Every time you eat a peanut butter and jelly sandwich or other plant-based meal instead of one that features red meat, such as a hamburger, you save the equivalent of almost 3.5 pounds of greenhouse gas emissions. Eating a strictly plant-based meal compared to the average American lunch still saves 2.5 pounds of carbon dioxide and other greenhouse gases. That’s about 40 percent of the carbon you would save by driving a hybrid vehicle for the day instead of a standard sedan.

And then there’s Paradise Unpaved, in which a committed individual turns her paved driveway in Toronto into a green driveway and flower/herb garden. It’s all detailed with nice illustrations.

But I’m already a vegetarian (though the PB&J Campaign questions my pesco-ovo-lacto habits) and I don’t have a driveway to dig up.

So if you want to help, here’s the pitch. 1.1624 metric tons of carbon is 2,563 pounds. At 2.5 pounds per plant-based meal that’s 1026 meals—or just one person becoming a vegetarian for a year (assuming you eat carbony foods 3 times a day). So that’s the story. Either I buy the offsets or someone reading this decides to become a vegetarian. For just one year. You can have the ~$30 that carbon offsets cost, if you want.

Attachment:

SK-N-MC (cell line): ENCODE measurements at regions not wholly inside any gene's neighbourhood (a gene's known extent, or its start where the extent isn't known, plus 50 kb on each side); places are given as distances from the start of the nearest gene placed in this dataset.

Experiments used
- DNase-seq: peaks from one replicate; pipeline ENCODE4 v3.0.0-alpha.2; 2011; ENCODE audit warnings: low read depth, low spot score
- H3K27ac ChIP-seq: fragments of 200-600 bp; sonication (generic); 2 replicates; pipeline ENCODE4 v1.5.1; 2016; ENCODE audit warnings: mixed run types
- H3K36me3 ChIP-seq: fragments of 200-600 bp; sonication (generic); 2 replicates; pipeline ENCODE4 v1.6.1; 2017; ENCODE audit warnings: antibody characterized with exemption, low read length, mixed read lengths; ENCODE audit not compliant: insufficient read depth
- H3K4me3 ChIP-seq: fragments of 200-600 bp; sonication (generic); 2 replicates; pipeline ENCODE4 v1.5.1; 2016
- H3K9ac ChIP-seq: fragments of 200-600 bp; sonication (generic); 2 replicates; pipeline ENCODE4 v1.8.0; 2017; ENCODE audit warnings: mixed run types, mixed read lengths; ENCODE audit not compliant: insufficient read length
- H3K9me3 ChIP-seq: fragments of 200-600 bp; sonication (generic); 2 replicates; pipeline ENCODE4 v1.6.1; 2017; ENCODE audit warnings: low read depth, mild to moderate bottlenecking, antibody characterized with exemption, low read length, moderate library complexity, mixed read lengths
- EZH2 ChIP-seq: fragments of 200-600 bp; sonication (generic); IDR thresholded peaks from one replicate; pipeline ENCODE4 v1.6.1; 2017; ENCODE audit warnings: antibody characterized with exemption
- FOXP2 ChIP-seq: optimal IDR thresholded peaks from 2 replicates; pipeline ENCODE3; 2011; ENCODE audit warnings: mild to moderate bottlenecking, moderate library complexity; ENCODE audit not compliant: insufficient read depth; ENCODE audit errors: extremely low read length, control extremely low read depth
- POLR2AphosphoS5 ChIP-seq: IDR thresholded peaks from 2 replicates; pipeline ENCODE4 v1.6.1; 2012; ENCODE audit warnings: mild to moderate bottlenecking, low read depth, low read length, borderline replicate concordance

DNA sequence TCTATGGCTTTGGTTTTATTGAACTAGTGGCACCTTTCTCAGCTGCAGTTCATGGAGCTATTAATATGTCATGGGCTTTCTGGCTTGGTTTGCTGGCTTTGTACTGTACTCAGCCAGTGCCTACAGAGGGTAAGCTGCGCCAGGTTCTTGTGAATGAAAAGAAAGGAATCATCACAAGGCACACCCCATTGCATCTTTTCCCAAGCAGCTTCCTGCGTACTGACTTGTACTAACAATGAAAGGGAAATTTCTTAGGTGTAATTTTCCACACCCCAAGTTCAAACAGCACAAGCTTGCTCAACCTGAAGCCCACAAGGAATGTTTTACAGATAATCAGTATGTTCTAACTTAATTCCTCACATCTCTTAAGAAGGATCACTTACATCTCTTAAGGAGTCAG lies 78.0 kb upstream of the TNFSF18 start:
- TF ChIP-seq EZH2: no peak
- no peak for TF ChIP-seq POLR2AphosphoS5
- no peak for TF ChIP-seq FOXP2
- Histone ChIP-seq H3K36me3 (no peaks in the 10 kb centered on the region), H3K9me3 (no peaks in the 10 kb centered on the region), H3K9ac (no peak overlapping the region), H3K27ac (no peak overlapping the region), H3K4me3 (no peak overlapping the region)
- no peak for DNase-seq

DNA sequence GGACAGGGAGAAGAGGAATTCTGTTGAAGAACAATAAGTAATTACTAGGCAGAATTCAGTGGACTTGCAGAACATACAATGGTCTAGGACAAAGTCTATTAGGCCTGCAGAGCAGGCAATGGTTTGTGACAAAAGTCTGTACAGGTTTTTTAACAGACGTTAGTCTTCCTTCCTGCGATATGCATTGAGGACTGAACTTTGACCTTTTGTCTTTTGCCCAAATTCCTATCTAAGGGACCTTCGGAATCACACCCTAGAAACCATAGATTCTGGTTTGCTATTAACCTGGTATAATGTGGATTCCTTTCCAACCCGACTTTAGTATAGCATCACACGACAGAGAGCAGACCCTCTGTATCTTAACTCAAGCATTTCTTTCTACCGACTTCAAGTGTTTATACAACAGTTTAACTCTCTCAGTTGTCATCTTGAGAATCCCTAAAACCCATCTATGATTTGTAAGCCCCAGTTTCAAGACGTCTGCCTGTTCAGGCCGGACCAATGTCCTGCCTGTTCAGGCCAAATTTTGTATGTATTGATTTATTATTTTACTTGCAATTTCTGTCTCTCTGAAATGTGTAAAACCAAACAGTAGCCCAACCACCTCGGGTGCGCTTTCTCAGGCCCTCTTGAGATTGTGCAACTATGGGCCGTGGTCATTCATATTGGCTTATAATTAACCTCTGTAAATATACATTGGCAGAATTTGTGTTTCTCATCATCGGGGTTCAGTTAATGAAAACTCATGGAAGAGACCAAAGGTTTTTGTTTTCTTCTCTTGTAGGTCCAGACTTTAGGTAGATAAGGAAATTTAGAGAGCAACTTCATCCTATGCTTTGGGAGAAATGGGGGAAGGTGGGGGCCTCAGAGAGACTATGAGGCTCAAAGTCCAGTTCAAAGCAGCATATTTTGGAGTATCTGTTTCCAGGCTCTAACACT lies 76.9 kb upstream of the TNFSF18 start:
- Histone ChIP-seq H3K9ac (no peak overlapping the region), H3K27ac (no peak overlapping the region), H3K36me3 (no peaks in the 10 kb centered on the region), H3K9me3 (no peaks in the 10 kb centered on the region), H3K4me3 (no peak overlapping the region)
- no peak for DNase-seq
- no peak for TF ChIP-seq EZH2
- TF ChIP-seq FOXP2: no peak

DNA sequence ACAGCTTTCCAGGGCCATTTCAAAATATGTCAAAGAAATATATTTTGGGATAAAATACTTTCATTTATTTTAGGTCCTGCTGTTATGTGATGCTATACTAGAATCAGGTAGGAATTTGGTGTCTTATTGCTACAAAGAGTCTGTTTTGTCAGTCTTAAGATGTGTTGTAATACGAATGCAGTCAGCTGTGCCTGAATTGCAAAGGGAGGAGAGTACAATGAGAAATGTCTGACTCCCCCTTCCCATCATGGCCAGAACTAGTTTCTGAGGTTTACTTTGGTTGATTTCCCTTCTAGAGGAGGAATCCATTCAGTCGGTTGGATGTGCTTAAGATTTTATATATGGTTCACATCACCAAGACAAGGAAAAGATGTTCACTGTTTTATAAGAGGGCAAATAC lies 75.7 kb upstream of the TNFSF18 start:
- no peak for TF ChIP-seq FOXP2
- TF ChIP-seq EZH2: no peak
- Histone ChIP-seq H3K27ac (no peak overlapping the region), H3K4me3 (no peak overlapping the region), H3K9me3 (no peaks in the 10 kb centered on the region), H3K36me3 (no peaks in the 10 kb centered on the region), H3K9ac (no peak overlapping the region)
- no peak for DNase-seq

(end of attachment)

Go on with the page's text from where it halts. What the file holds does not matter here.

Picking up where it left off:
P.S. Don’t book your tickets by calling Continental because they levy outrageous surchages. But if you do need to call them or any other large corporation with an automated prompt (say, to request planty carbon-lite meals) use GetHuman. The preferred method for Continental? Keep hitting 00 until it gives up and connects you to a person.